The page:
Last year, “The Jer­rod Carmichael Show,” an NBC fam­ily sit­com that has taken on sev­eral top­i­cal is­sues con­cern­ing African Amer­i­cans, tack­led the nu­ances sur­round­ing Cosby’s im­age.

In the episode called “Fallen Heroes,” Carmichael, a co­me­dian who plays a fic­tional ver­sion of him­self, sur­prises his girl­friend Max­ine (Am­ber Stevens West) with tick­ets to a Cosby con­cert. But she is hor­ri­fied by the al­le­ga­tions and re­fuses to go.

As they ar­gue, other fam­ily mem­bers weigh in: His father, Joe (David Alan Grier), says Cosby is in­no­cent un­til proved guilty. His mother, Cyn­thia (Loretta Devine), is a Cosby fan. His brother Bobby (Lil Rel How­ery) com­plains that Cosby is too crit­i­cal of young peo­ple. Bobby’s ex-wife Nekeisha (Tif­fany Had­dish) points out how Cosby and his wife con­trib­uted more than $100 mil­lion to More­house and Spel­man, two his­tor­i­cally black col­leges. And Jer­rod chas­tises Tif­fany for go­ing to see Woody Allen’s “Blue Jas­mine” when the film­maker’s adopted daugh­ter Dy­lan Far­row res­ur­rected her ac­cu­sa­tions that he mo­lested her when she was a child.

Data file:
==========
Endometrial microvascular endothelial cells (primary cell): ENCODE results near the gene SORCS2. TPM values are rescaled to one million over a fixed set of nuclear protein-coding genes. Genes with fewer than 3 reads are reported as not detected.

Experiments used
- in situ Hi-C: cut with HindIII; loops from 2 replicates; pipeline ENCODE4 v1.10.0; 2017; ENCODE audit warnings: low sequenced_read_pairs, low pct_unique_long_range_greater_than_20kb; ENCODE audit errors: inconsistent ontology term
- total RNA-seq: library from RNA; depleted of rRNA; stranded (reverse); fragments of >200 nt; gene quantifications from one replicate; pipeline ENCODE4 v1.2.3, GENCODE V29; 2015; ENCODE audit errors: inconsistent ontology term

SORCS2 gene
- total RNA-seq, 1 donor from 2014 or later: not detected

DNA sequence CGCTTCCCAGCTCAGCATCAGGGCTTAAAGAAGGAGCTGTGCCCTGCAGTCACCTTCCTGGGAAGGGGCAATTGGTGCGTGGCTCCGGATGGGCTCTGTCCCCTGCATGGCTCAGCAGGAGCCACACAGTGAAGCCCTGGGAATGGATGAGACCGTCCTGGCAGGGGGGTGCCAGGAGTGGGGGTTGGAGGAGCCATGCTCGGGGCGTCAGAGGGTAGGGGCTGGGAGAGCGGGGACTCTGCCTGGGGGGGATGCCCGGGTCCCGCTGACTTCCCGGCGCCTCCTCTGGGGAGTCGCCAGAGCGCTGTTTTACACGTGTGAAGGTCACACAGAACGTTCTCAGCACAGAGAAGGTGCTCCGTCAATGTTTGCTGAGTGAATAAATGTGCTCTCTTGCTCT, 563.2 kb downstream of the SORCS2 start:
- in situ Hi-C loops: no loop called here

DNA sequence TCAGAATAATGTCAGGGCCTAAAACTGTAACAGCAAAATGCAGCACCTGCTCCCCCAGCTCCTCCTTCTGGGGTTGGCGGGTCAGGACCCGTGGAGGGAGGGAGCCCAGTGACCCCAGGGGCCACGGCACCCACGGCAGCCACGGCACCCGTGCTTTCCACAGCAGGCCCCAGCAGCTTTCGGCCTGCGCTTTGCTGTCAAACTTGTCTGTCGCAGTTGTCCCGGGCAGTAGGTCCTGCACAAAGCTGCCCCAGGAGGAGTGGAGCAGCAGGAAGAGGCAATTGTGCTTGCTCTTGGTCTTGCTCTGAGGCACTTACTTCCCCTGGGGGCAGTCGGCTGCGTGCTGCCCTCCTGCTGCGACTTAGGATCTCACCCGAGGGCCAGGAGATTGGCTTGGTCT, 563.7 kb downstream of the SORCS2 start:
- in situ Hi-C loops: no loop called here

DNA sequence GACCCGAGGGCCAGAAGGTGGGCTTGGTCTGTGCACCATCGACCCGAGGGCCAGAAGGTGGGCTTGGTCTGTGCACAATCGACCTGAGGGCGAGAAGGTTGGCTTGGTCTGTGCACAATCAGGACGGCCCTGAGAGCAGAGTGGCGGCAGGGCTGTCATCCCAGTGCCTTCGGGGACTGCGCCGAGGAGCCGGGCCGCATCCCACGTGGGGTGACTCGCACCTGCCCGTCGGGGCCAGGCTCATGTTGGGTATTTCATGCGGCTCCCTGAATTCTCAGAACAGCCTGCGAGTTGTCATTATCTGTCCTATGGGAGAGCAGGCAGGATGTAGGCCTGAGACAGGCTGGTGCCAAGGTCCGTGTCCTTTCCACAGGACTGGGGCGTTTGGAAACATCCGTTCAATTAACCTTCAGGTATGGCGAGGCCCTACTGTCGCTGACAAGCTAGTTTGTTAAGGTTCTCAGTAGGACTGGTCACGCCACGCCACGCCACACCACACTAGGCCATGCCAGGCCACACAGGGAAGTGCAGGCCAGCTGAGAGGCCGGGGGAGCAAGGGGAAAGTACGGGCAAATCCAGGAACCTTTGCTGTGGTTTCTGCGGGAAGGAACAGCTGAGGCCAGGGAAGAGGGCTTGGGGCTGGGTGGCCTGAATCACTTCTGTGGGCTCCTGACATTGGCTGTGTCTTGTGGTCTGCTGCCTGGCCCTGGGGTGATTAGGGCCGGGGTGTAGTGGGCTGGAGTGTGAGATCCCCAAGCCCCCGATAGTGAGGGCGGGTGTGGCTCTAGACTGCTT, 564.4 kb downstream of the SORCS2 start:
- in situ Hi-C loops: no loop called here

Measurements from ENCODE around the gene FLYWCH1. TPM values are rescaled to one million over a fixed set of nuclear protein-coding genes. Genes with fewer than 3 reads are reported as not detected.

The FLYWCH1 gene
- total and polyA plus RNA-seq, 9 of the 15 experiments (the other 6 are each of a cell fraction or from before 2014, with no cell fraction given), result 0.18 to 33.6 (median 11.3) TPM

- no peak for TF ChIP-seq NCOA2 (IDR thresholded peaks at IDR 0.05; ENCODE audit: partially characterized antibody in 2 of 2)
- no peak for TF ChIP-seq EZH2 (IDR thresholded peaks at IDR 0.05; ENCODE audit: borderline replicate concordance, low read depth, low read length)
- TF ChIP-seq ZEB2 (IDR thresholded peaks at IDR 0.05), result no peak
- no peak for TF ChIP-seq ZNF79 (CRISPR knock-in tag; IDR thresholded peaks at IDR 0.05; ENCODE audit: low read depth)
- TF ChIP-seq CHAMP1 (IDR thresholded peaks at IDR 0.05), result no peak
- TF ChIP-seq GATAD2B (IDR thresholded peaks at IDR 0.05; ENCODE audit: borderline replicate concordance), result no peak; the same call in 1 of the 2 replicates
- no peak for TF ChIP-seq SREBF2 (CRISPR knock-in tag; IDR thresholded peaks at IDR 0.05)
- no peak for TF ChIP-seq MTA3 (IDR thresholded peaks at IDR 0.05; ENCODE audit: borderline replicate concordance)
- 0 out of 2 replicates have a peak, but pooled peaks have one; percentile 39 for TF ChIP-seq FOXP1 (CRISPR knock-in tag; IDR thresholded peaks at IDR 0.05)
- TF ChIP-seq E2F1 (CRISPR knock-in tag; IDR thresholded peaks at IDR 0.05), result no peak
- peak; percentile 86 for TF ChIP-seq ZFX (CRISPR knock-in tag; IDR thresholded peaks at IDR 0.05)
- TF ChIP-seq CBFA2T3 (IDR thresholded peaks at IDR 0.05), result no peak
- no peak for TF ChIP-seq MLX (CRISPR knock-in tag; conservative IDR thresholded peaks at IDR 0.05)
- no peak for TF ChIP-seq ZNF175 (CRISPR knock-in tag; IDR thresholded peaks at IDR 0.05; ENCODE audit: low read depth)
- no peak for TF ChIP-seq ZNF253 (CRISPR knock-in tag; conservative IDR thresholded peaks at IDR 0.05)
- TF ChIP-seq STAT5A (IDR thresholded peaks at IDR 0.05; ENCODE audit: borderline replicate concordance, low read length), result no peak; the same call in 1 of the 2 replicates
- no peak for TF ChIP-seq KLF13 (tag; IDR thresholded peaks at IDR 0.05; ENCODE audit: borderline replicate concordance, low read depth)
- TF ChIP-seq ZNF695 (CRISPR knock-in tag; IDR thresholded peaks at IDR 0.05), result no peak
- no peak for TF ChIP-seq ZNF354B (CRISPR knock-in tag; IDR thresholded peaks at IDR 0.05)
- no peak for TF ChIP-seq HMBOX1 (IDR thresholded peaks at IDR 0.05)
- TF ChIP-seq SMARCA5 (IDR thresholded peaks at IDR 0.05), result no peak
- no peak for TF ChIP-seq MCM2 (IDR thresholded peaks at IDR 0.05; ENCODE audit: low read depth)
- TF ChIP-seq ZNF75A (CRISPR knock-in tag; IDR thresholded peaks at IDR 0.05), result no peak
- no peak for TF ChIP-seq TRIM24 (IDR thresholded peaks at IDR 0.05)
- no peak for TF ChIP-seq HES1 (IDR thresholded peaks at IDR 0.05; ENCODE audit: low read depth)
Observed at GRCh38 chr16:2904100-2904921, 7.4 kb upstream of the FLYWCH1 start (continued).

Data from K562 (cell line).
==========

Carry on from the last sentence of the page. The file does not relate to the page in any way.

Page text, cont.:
So, it’s com­pli­cated. And these con­ver­sa­tion are not limited to houses of peo­ple of color but can be more heated within them.

Co­me­dian Franklyn Ajaye said that no mat­ter what the ver­dict is, he hopes that black Amer­ica sees that Cosby’s crit­i­cisms were “a des­per­ate call for black peo­ple to get more education, and con­duct them­selves with more dig­nity and self-re­spect if they want to nav­i­gate more suc­cess­fully through the racially hos­tile en­vi­ron­ment that Amer­ica is. It was done out of love — tough love to be sure. The mes­sen­ger was flawed, but not the mes­sage.”

Ed­i­tor’s note: This ar­ti­cle went to press on Fri­day af­ter­noon while the jury was still dead­locked.

Luis Sinco Los Angeles Times

BE­YOND tele­vi­sion, Cosby, left, was vis­i­ble as the lively, long­time host of the Play­boy Jazz Fes­ti­val.

Al­lied Artists / Michael Ochs Ar­chives / Getty Im­ages

BILL COSBY, right, is tele­vi­sion’s Sid­ney Poitier. Here both are in the 1975 film “Let’s Do It Again.”